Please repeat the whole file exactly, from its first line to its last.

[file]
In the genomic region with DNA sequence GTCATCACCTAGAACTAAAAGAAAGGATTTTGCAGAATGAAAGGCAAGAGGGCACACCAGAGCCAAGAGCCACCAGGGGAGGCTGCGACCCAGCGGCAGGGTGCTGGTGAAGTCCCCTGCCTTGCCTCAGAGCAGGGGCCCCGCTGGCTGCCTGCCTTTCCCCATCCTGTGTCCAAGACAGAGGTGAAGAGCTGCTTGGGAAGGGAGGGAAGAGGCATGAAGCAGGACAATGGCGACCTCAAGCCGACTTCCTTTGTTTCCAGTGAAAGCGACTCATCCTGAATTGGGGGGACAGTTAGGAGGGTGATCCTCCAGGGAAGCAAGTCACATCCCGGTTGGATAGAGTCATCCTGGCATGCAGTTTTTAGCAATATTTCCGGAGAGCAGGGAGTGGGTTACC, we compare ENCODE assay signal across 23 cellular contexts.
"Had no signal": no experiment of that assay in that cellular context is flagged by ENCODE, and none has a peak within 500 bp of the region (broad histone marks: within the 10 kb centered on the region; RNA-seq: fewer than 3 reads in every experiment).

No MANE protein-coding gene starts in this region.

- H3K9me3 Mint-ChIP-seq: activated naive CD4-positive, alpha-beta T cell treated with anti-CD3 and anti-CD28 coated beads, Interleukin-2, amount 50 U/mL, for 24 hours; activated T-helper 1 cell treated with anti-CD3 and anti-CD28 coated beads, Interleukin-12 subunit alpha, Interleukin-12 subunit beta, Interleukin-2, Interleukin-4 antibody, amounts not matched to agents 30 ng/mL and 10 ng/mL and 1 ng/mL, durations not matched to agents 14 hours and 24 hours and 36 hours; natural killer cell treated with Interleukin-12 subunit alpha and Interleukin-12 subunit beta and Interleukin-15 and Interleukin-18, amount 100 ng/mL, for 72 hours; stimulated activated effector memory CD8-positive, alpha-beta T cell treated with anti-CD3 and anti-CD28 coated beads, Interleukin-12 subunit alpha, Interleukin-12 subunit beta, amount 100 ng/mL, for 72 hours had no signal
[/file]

In the genomic region with DNA sequence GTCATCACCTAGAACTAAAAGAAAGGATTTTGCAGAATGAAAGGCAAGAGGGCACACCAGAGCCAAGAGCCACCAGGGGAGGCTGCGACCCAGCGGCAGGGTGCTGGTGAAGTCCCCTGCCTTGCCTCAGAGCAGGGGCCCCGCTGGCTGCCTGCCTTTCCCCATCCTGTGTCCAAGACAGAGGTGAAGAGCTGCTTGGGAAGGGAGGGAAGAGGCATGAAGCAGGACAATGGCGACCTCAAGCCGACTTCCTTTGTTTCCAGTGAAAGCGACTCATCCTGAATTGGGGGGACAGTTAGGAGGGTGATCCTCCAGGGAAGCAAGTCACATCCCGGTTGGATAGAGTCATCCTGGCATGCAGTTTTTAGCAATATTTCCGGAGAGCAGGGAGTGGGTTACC, we compare ENCODE assay signal across 23 cellular contexts.
"Had no signal": no experiment of that assay in that cellular context is flagged by ENCODE, and none has a peak within 500 bp of the region (broad histone marks: within the 10 kb centered on the region; RNA-seq: fewer than 3 reads in every experiment).

No MANE protein-coding gene starts in this region.

- H3K9me3 Mint-ChIP-seq: activated naive CD4-positive, alpha-beta T cell treated with anti-CD3 and anti-CD28 coated beads, Interleukin-2, amount 50 U/mL, for 24 hours; activated T-helper 1 cell treated with anti-CD3 and anti-CD28 coated beads, Interleukin-12 subunit alpha, Interleukin-12 subunit beta, Interleukin-2, Interleukin-4 antibody, amounts not matched to agents 30 ng/mL and 10 ng/mL and 1 ng/mL, durations not matched to agents 14 hours and 24 hours and 36 hours; natural killer cell treated with Interleukin-12 subunit alpha and Interleukin-12 subunit beta and Interleukin-15 and Interleukin-18, amount 100 ng/mL, for 72 hours; stimulated activated effector memory CD8-positive, alpha-beta T cell treated with anti-CD3 and anti-CD28 coated beads, Interleukin-12 subunit alpha, Interleukin-12 subunit beta, amount 100 ng/mL, for 72 hours had no signal